Don’t Get Stuck Doing the Same Design Tasks Over and Over Again. Use SiPs!


It is Feb 2nd, Groundhog day. Each year I like to watch the 1993 classic Groundhog Day with Bill Murray and Andie MacDowell. In it, Murray gets stuck reliving the same day over and over again until he finally “gets it right”. The movie will make you laugh and cry. I highly recommend it.

However, this isn’t meant to be a movie review. I bring it up because I see parallels between Murray’s problem, reliving the same day over again, and a common complaint we hear from our customers. No matter how hard they try they always seem to be stuck having to redo the same design tasks over and over again!

Stuck in a loop

Most projects do not start from scratch. Typically, there is some commonality with another project the designer has done in the past. For example, most building automation systems are required to run Embedded Linux, therefore it is going to require a Processor, Memory, and some Power. Well, the last system the designer created required a Processor, Memory, and Power as well. Ideally, they would just copy these portions of the design from the previous system and use it in the new one. This would allow the designer to focus on the new features of the system and not redo work already done.

Unfortunately, this “Copy and Paste” approach to design reuse very rarely works out. Most of the time the requirements for the new system will be different enough from the previous design that the common components will still need to be tweaked. This is especially true for layout. Slight changes in the form factor, or power source, or features can cause a complete layout change even though the functionality of the common components doesn’t change. So now they are back redoing the same design again and again. Groundhog day!

Breaking the loop

How can this problem be solved? Through abstraction. Take software development for an example. In software development commonly reused functions are put away into different packages (libraries and modules) that can be called from any new program. This allows these common functions to be used in any new project without needing to be changed.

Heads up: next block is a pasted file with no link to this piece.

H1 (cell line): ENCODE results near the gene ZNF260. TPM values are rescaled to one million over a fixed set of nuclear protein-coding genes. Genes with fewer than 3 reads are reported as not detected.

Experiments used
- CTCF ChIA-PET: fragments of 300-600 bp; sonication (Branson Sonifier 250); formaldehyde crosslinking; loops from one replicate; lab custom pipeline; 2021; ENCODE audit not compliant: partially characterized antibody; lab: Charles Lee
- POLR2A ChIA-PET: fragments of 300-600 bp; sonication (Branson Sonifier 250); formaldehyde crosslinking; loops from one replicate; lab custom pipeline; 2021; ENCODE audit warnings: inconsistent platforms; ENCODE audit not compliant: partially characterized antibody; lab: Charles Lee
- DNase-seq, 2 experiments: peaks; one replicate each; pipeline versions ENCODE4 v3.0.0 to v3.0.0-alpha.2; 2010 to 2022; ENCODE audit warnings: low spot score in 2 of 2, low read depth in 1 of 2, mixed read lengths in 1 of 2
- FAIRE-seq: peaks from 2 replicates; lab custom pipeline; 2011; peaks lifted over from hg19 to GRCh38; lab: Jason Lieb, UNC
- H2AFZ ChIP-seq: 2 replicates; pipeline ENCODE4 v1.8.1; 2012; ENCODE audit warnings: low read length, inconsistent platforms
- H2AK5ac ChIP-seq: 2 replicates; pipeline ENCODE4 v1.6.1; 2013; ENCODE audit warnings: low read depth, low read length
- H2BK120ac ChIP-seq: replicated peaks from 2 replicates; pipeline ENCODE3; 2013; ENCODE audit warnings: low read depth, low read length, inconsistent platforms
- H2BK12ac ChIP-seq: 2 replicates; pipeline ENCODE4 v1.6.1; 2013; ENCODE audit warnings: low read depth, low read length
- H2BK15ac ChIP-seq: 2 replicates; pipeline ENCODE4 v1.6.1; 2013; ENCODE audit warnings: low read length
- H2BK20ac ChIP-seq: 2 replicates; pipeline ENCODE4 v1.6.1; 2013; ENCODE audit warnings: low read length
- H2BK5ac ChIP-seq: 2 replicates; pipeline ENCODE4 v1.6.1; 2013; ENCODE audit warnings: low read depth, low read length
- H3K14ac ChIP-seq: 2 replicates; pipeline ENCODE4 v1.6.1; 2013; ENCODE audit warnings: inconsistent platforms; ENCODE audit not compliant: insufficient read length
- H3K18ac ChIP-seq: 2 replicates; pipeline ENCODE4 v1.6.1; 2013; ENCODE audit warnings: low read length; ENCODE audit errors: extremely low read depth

Why hasn’t this same approach been used in hardware design? Simply, there hasn’t been a good way to package a complete common system in a completely reusable package. Well there is now!

Octavo’s System-In-Package solutions do exactly this. SiPs provide abstracted reusable common system blocks in an easy to use package. The common design packaged in the SiP never has to be done again.

Take the OSD335x Family of SiPs for example. They incorporate an ARM A8 processor, DDR3 memory, and a power supply all in an easy to use package, abstracting the common components of an Embedded Linux system away from the system design. This means the designer never has to spend time on DDR interface layouts or figuring out complex Power Sequencing again. They can spend their time on the parts of the system that are new and differentiate this project from the thousands of other Embedded Linux Systems out there.

So if you feel like you are stuck doing the same design over and over again maybe it is time to look at a SiP
to get you out of your own personal Groundhog Day.

Editors note:  Similar to Groundhogs, moles are ground creatures that pop up expectantly.  The term “Whac-a-mole” (or “Whack-a-mole”) is often used colloquially to denote a repetitious and futile task.  We developed a fun game as a reminder that you can eliminate repetitious and tedious layout tasks that add no value to your design, using an Octavo SiP.  

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